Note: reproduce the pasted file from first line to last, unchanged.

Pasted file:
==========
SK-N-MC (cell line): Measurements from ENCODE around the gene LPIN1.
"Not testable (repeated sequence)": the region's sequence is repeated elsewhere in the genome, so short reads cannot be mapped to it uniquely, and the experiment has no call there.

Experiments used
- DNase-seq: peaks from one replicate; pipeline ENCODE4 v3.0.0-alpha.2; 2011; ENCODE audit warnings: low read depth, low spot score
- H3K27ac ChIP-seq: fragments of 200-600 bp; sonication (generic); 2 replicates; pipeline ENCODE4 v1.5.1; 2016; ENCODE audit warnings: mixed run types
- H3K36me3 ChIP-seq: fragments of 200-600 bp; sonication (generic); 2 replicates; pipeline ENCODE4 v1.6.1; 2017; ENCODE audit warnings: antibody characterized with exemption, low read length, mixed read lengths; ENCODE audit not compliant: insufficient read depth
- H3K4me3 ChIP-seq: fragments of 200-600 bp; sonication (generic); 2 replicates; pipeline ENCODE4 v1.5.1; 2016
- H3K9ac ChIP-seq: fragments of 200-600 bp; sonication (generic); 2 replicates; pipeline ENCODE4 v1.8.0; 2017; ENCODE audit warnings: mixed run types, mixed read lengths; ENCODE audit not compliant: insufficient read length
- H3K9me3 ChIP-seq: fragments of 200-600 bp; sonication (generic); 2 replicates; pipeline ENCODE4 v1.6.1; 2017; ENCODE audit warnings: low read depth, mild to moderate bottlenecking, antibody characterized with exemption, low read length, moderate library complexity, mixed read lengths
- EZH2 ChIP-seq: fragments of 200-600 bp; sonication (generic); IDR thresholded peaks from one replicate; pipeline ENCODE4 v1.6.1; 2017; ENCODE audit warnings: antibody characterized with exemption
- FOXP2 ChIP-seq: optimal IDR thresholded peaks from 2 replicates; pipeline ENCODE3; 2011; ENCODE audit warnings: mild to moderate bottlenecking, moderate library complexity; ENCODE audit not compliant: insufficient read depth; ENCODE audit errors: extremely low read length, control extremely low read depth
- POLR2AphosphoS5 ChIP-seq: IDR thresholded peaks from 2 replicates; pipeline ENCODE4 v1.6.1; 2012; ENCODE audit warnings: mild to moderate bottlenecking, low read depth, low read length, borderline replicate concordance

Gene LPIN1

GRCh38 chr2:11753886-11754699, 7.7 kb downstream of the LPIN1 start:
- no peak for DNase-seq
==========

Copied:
SK-N-MC (cell line): Measurements from ENCODE around the gene LPIN1.
"Not testable (repeated sequence)": the region's sequence is repeated elsewhere in the genome, so short reads cannot be mapped to it uniquely, and the experiment has no call there.

Experiments used
- DNase-seq: peaks from one replicate; pipeline ENCODE4 v3.0.0-alpha.2; 2011; ENCODE audit warnings: low read depth, low spot score
- H3K27ac ChIP-seq: fragments of 200-600 bp; sonication (generic); 2 replicates; pipeline ENCODE4 v1.5.1; 2016; ENCODE audit warnings: mixed run types
- H3K36me3 ChIP-seq: fragments of 200-600 bp; sonication (generic); 2 replicates; pipeline ENCODE4 v1.6.1; 2017; ENCODE audit warnings: antibody characterized with exemption, low read length, mixed read lengths; ENCODE audit not compliant: insufficient read depth
- H3K4me3 ChIP-seq: fragments of 200-600 bp; sonication (generic); 2 replicates; pipeline ENCODE4 v1.5.1; 2016
- H3K9ac ChIP-seq: fragments of 200-600 bp; sonication (generic); 2 replicates; pipeline ENCODE4 v1.8.0; 2017; ENCODE audit warnings: mixed run types, mixed read lengths; ENCODE audit not compliant: insufficient read length
- H3K9me3 ChIP-seq: fragments of 200-600 bp; sonication (generic); 2 replicates; pipeline ENCODE4 v1.6.1; 2017; ENCODE audit warnings: low read depth, mild to moderate bottlenecking, antibody characterized with exemption, low read length, moderate library complexity, mixed read lengths
- EZH2 ChIP-seq: fragments of 200-600 bp; sonication (generic); IDR thresholded peaks from one replicate; pipeline ENCODE4 v1.6.1; 2017; ENCODE audit warnings: antibody characterized with exemption
- FOXP2 ChIP-seq: optimal IDR thresholded peaks from 2 replicates; pipeline ENCODE3; 2011; ENCODE audit warnings: mild to moderate bottlenecking, moderate library complexity; ENCODE audit not compliant: insufficient read depth; ENCODE audit errors: extremely low read length, control extremely low read depth
- POLR2AphosphoS5 ChIP-seq: IDR thresholded peaks from 2 replicates; pipeline ENCODE4 v1.6.1; 2012; ENCODE audit warnings: mild to moderate bottlenecking, low read depth, low read length, borderline replicate concordance

Gene LPIN1

GRCh38 chr2:11753886-11754699, 7.7 kb downstream of the LPIN1 start:
- no peak for DNase-seq